Data from the military site Global Fire Power Index has shown that the entry of Sweden and Finland into the North Atlantic Treaty Organization “NATO” will strengthen the military potential of the alliance, as they are among the most modern European armies, while the two countries seek guarantees security from the most powerful military alliance in the world.

According to Axios, the Nordic countries will present unique opportunities to the most vulnerable Baltic region as the alliance struggles to demonstrate strength.

According to the report, Finland and Sweden will offer unique intelligence capabilities to match the threats posed by Russia, in addition to the vast capabilities of their navies and air forces.

The control of the Swedish armed forces over the island of Gotland in the Baltic Sea will also provide an important strategic advantage for NATO in the event of a regional conflict with Russia.

According to Axios, both Sweden and Finland have announced plans to significantly increase their military spending following the February 24 “Russian invasion” of Ukraine, after years of failing to reach its required 2 percent GDP threshold. from its members.

According to the Global Firepower Index, Sweden’s 2022 defense budget is estimated at $8.6 billion, while Finland’s defense budget is estimated at $6.3 billion.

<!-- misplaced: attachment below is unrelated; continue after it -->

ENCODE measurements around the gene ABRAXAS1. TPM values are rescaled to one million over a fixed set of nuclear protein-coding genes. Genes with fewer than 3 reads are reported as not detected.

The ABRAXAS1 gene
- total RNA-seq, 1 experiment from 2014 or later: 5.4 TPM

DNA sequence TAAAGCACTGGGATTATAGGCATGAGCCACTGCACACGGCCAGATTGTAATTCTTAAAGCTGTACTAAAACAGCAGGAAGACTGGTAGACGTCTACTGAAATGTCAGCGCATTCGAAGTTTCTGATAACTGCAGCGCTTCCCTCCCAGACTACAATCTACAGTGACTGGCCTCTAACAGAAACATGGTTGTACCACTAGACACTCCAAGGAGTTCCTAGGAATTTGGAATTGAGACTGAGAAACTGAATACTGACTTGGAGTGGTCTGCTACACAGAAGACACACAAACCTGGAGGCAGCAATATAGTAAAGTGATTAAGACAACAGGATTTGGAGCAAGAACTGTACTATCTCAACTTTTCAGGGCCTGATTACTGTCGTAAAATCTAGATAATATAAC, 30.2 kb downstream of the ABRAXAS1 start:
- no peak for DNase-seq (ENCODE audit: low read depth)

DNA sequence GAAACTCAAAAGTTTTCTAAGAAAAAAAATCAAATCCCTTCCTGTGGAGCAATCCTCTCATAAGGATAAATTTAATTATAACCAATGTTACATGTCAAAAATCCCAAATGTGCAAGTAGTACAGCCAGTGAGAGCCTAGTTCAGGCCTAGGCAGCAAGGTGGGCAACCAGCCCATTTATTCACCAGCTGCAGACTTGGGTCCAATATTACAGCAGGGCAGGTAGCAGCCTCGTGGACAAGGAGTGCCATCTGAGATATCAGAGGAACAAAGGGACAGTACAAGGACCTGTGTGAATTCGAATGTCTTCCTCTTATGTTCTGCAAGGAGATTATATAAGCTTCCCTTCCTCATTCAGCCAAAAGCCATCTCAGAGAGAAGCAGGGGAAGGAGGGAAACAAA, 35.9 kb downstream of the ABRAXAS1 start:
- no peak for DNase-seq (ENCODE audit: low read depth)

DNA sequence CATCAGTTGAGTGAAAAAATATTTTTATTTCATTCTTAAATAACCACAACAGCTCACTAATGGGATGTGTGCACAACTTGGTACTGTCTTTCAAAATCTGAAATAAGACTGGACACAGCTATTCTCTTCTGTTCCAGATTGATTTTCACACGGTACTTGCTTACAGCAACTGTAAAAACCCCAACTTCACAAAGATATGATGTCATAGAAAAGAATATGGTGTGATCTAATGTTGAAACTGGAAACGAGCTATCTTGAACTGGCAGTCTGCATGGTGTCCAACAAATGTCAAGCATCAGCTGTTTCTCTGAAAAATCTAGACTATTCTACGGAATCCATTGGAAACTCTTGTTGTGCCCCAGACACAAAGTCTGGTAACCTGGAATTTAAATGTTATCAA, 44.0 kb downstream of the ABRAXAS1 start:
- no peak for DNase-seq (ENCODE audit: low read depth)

The number of soldiers on active duty in the Finnish Defense Forces is 23,000, which is a “modest” figure, although Helsinki boasted of its ability to increase this number in wartime to 280,000 due to the mass conscription system in place there.

And 900,000 Finnish reservists could be mobilized due to heightened security concerns in a country that has an 800-mile border with Russia and has been invaded twice in the 20th century.

For their part, Sweden and Finland are seeking to join NATO in order to receive security guarantees from the most powerful military alliance in the world, despite the fact that experts confirm that they will not be independent under article (5).

The article states that “any attack or armed aggression against any member of NATO shall be considered an aggression against all of them, and accordingly they consent to the right of self-defence recognized in Article 51 of the Charter of the United Nations, individually or collectively and to support and assist the party or parties under attack.

The article adds that the support will consist of “immediately taking such measures as the Alliance deems necessary, in agreement with other parties, including the use of force of arms, to restore and maintain security in the North Atlantic region.”

And Article 5 of the treaty was activated only once in the alliance’s history, after the 9/11 attacks on the United States, when allied forces were deployed to Afghanistan, marking the first time that NATO forces were deployed outside of Alliance territory. alliance countries.